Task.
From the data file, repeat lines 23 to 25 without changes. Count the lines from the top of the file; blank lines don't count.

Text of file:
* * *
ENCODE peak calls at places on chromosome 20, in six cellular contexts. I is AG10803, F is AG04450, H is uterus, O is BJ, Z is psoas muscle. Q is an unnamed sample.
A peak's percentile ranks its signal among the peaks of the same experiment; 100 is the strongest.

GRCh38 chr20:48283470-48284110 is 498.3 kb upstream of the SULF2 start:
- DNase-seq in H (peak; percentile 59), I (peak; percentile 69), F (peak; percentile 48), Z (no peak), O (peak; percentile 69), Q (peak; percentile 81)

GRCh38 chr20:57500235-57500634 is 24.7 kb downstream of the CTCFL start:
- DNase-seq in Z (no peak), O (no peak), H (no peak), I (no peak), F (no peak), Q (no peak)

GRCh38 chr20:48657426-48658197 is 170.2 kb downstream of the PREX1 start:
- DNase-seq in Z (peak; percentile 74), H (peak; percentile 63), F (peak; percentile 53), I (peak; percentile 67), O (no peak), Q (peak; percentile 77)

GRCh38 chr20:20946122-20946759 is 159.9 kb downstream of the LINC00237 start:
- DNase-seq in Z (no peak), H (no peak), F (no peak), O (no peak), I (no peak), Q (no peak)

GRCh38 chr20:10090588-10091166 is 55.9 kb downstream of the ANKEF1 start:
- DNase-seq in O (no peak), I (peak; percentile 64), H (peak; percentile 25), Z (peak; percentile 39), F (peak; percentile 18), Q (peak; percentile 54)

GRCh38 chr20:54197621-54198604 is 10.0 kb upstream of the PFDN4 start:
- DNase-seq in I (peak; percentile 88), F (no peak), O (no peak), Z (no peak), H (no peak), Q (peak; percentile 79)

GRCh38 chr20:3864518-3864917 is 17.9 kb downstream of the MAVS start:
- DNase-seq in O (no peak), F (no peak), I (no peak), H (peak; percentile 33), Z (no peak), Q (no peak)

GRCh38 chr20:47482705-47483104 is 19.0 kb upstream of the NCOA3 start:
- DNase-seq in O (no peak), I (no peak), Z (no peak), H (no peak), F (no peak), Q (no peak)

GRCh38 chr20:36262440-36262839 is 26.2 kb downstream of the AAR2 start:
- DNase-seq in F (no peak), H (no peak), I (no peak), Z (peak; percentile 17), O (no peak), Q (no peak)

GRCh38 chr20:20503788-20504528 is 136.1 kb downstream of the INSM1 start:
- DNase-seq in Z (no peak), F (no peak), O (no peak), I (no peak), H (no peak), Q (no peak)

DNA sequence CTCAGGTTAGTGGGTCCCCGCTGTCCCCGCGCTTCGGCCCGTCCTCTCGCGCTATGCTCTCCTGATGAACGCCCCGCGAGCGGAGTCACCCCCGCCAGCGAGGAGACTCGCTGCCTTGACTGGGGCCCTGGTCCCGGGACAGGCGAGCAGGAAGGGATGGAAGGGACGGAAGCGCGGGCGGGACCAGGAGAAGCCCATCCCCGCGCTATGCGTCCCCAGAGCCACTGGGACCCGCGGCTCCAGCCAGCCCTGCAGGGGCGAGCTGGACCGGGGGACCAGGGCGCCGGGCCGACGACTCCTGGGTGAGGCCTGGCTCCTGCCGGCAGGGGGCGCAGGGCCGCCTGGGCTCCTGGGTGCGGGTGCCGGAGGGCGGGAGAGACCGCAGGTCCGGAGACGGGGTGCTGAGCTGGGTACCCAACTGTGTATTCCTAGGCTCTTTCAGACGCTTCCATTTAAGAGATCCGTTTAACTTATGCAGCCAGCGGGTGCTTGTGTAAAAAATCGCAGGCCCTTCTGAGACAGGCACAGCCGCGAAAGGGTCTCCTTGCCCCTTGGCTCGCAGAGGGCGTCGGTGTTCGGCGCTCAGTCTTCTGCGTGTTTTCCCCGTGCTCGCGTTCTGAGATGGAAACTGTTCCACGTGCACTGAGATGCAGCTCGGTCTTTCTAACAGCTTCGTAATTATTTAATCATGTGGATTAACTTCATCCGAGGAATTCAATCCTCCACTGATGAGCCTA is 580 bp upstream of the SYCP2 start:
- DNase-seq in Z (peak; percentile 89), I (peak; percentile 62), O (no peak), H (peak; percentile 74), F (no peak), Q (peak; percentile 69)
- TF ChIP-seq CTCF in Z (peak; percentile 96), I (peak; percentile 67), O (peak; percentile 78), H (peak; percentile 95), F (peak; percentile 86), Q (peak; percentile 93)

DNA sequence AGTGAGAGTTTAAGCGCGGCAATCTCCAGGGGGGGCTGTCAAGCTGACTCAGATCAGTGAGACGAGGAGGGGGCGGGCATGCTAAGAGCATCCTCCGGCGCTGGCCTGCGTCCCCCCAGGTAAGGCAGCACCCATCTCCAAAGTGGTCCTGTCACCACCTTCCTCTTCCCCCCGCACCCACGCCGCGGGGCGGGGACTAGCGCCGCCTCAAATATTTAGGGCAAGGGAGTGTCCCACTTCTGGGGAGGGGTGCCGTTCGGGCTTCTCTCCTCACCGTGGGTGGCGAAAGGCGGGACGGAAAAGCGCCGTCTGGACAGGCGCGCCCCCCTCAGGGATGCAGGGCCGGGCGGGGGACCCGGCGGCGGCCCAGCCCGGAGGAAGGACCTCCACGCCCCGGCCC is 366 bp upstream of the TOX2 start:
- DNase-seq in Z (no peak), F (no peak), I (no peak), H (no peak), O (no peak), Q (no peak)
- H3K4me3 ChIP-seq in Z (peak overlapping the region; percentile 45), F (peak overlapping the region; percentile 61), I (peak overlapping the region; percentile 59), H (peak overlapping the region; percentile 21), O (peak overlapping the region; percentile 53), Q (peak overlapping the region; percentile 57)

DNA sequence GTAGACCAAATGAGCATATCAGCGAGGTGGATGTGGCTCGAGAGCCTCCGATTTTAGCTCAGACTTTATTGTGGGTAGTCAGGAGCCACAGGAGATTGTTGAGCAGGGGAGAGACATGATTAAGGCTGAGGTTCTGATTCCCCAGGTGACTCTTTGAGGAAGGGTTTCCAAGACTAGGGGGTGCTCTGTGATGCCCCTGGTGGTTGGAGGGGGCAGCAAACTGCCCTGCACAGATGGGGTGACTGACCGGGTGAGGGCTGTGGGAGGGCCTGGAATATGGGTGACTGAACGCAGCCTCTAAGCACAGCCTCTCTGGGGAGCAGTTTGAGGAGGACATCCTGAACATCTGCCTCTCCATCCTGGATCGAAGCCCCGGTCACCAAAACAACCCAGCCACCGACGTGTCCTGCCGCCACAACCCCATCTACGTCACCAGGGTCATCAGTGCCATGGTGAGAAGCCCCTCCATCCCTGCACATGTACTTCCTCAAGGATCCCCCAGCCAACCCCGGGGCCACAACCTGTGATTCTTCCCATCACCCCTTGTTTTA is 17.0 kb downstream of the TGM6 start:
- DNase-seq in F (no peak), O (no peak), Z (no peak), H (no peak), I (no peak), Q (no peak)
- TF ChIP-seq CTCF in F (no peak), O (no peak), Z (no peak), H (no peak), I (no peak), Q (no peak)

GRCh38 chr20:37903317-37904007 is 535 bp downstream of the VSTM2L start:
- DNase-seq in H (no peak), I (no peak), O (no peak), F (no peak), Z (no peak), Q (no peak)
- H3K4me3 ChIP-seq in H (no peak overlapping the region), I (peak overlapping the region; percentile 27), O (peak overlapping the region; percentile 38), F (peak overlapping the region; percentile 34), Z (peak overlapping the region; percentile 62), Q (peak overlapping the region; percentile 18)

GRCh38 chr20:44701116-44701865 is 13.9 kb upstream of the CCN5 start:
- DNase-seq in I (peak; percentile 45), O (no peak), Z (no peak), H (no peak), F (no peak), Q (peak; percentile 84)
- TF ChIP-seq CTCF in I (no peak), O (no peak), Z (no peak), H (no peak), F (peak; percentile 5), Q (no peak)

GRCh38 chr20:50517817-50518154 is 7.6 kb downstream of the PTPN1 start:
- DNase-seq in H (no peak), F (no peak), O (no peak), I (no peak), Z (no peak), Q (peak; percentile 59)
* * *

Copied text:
DNA sequence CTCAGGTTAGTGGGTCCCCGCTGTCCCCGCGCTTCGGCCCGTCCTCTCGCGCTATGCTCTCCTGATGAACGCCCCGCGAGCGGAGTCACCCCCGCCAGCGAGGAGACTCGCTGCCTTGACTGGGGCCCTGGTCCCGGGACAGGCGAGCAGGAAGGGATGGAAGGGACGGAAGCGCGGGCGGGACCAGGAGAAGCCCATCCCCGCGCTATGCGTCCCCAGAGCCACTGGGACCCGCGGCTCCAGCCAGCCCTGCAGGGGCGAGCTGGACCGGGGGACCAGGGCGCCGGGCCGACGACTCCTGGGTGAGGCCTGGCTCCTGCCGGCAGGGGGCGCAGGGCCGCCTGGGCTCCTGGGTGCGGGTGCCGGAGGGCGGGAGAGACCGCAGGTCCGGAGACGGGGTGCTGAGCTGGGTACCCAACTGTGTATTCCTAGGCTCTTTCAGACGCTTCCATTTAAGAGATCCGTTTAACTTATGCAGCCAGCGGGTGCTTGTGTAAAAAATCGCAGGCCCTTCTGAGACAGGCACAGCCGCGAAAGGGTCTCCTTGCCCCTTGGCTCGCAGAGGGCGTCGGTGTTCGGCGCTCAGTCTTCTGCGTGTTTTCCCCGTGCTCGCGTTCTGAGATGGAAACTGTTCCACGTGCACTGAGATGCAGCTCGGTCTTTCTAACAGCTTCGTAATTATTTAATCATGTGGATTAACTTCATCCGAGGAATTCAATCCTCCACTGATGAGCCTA is 580 bp upstream of the SYCP2 start:
- DNase-seq in Z (peak; percentile 89), I (peak; percentile 62), O (no peak), H (peak; percentile 74), F (no peak), Q (peak; percentile 69)
- TF ChIP-seq CTCF in Z (peak; percentile 96), I (peak; percentile 67), O (peak; percentile 78), H (peak; percentile 95), F (peak; percentile 86), Q (peak; percentile 93)